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The proposed Code of Student Conduct for the 2012-2013 school year was presented to the Calvert County Board of Education last Thursday with few changes.

Kim Roof, executive director of administration for Calvert County Public Schools, presented the board with some of the changes in the code. Roof said there are “not a lot of significant changes” in the code, which will be posted on the school board website for review. She said most of the changes are in the language of certain policies to make them consistent with new policies and procedures passed over the course of the year.

A change Roof said she felt was important to discuss was the addition of language in the cameras, CD/tape players, electronic games and other electronic devices section of the code. The proposed language adds that students should not bring those items to school, and also included radios, iPads, Kindles and Nooks on that list.

“We felt like we needed to at least put that specific language in there at this point,” Roof said. “We’re never going to advocate for students to bring their own with the understanding that it is a serious theft issue.”

Roof said a page at the back of the code of conduct about registering electronic devices that are brought to school with the school was removed in the proposal.

“That created a lot of confusion on both parents’ parts and school system employees’ parts,” Roof said. “It seemed like we were sending a mixed message. In one part of the code we’re saying don’t bring [electronic devices] because they’re high theft and on the other hand we’re saying, well, if you bring them let’s just go ahead and register them.”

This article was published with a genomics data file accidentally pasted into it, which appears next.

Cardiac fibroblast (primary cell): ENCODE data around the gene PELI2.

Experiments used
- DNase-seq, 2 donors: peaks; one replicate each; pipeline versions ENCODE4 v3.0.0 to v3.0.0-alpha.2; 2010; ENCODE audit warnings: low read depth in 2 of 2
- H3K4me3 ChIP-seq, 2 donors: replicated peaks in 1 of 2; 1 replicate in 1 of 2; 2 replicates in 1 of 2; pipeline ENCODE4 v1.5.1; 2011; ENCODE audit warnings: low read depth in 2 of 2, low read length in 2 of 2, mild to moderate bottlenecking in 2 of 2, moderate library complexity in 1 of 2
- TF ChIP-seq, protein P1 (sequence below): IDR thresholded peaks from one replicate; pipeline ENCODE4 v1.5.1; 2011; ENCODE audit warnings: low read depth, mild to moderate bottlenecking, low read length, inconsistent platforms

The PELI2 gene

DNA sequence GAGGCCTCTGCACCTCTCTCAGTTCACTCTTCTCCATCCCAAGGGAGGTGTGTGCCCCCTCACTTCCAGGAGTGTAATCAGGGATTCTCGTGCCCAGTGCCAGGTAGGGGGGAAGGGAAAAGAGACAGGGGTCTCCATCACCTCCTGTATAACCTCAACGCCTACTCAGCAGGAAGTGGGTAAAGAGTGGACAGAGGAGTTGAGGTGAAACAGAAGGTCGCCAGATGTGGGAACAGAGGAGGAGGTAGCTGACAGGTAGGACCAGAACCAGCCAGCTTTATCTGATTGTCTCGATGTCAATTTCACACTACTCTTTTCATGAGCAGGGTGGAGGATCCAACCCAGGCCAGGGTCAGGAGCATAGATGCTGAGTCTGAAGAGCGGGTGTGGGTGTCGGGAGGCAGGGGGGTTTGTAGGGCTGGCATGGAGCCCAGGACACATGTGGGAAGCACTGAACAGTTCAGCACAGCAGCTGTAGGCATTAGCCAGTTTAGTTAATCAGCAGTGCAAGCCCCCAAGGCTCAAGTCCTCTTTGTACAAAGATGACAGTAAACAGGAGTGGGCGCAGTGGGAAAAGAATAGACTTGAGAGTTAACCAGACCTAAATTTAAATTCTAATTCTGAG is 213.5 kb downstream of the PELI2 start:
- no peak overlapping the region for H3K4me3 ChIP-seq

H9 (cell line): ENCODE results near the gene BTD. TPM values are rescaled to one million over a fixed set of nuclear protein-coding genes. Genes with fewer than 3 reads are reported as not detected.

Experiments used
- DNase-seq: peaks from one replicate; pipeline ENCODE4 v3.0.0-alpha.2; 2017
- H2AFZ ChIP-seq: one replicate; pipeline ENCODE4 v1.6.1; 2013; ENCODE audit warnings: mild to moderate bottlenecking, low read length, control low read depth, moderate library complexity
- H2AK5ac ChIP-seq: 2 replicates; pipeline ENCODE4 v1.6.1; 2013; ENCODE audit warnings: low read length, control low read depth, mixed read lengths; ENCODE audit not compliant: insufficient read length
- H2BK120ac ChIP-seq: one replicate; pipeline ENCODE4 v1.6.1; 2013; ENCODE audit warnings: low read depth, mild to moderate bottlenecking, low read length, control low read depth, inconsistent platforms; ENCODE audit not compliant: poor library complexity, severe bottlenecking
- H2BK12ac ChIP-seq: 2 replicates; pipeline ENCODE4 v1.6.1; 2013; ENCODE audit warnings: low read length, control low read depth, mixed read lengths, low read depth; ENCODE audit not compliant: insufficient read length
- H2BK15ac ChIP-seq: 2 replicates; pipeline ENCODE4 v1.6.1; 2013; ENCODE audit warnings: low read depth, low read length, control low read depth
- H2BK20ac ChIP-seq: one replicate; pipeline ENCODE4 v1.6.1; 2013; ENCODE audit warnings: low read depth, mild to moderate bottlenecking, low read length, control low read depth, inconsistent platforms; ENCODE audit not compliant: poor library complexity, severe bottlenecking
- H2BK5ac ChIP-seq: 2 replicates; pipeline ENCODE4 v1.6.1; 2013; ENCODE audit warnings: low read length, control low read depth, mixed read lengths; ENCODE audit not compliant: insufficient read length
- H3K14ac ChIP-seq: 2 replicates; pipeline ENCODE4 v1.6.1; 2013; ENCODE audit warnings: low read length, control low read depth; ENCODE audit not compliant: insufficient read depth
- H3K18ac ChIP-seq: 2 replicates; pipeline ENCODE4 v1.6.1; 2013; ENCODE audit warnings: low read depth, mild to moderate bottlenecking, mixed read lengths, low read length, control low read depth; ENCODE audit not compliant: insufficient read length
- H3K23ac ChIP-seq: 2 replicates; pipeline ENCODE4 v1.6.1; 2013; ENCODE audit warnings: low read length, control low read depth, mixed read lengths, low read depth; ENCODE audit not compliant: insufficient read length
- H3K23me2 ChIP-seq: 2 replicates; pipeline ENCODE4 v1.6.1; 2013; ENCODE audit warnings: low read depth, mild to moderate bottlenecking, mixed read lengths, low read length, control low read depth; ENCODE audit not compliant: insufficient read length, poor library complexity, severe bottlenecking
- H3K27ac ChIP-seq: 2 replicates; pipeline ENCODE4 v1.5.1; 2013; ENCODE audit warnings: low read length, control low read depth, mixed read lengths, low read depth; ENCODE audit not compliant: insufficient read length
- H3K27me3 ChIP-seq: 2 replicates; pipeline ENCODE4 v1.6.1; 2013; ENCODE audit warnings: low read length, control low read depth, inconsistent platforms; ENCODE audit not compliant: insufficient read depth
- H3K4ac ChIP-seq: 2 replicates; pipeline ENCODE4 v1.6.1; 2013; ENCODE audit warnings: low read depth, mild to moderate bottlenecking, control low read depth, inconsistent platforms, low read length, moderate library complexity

Roof said she felt that page should be taken out because it created too much confusion.

Board member Dawn Balinski recommended not putting in the specific names of the electronic devices.

“Instead of saying iPads, I would just say tablets, and instead of saying Kindles and Nooks I would say e-readers,” Balinski said. “We may even want to put personal tablets and e-readers.”

Board president Rose Crunkleton agreed with Balinski, adding that if the items were specifically named, students still could bring a tablet or e-reader made by another company that isn’t named.

Jack Smith, Calvert County Public Schools superintendent, said the paragraph about electronic devices is intended to discourage students from bringing them to school and states that if they are brought to school and used in a disruptive manner they could be confiscated.

“We haven’t banned them, we just said you shouldn’t bring them to school,” Smith said.

If the board decided it wanted to see how students’ bringing their own devices works, Smith said they could implement a pilot program at one school or a small group of schools to see if it is successful.

Another change in the code highlighted by Roof was in the harassment, intimidation and bullying section. Roof said language was added about intentional electronic communication on or off school property causing disruptions.

“As you well know, there are things that occur off of school property with electronic devices … that create disruptions and distractions in school, so we added on or off school property in there to encompass that,” Roof said. “We felt like putting that language in there cleared up any misunderstanding.”

In other news:Ÿ Smith said he will put the $111.9 million Calvert County Board of Education proposed budget on the next agenda for the board to vote on. He said when the budget is submitted to the county, the board should attach a letter that identifies the potential problems with the possibility of teachers’ pensions shifting back to the school system and include a request that the county help meet those obligations;

Ÿ Annette Lagana, director of special education, presented the board with the special education staffing plan. Lagana said the plan did not change and is the same as it was last year;

Ÿ Roof presented the National Student Clearinghouse college data report, which outlined how many students from Calvert County went to a two- or four-year college upon graduating from high school.